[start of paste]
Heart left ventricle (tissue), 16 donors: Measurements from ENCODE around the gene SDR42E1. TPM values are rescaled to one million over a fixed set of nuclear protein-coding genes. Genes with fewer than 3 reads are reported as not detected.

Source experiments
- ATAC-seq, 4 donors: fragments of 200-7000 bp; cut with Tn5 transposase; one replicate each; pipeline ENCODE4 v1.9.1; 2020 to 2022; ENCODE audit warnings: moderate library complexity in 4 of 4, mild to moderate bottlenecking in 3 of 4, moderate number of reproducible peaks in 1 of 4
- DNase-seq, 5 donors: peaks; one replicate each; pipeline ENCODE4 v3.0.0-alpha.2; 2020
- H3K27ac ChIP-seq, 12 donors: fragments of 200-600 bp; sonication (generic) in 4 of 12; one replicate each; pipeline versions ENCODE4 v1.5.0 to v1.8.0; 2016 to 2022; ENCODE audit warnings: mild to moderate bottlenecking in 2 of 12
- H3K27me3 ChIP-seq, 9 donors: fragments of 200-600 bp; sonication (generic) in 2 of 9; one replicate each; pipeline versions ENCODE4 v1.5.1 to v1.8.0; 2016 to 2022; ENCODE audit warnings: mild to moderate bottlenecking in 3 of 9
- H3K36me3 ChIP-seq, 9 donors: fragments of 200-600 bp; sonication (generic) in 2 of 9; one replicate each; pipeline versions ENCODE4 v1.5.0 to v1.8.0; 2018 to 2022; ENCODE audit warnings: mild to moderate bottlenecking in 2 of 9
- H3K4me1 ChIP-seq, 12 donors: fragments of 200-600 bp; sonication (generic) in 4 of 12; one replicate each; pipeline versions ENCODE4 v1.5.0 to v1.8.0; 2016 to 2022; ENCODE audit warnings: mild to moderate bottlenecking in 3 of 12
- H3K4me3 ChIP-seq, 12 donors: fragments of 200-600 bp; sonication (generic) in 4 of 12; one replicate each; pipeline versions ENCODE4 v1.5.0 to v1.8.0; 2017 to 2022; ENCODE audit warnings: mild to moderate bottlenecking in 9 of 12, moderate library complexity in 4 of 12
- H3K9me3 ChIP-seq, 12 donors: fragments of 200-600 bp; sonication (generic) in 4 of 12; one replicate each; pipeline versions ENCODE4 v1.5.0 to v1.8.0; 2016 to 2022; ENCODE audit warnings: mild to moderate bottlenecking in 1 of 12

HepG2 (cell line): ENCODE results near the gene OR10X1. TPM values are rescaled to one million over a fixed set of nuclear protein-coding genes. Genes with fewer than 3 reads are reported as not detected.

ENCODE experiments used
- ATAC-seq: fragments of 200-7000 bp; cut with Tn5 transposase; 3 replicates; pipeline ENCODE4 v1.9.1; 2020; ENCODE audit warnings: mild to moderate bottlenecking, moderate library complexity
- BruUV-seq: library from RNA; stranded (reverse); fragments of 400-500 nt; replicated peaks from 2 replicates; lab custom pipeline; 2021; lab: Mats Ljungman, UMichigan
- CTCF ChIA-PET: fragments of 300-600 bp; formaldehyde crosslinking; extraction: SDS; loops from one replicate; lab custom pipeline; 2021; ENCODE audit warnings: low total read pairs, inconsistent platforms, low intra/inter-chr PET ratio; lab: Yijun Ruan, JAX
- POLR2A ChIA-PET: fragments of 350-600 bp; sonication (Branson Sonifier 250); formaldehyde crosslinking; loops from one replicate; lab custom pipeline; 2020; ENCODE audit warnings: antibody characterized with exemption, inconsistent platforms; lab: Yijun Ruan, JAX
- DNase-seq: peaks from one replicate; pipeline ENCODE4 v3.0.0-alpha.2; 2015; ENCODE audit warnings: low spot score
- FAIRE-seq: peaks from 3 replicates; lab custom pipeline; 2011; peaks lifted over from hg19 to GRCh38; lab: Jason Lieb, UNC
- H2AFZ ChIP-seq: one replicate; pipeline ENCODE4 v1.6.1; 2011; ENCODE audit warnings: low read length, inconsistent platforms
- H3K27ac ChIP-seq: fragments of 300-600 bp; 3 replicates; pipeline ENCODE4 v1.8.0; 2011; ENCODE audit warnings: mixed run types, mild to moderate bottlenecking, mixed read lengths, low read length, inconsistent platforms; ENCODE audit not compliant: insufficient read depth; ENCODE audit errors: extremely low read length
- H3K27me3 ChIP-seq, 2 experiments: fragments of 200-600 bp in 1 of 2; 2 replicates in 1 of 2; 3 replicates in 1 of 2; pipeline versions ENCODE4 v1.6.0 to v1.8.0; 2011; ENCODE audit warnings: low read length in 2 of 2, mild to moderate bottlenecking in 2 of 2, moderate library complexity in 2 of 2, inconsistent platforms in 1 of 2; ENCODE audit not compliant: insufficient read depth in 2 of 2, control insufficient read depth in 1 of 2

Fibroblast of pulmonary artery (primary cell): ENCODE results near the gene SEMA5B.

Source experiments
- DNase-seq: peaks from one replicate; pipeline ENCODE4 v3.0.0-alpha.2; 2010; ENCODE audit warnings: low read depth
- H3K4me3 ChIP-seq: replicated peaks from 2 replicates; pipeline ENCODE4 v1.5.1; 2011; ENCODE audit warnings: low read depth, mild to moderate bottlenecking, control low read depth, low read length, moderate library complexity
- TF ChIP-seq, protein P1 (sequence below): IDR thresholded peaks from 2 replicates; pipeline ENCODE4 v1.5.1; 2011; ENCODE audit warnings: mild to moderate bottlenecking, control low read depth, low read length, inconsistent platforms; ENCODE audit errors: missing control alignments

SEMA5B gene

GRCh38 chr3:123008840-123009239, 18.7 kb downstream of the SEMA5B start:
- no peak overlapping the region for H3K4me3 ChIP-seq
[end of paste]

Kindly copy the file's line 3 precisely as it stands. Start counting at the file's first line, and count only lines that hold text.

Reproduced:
- ATAC-seq, 4 donors: fragments of 200-7000 bp; cut with Tn5 transposase; one replicate each; pipeline ENCODE4 v1.9.1; 2020 to 2022; ENCODE audit warnings: moderate library complexity in 4 of 4, mild to moderate bottlenecking in 3 of 4, moderate number of reproducible peaks in 1 of 4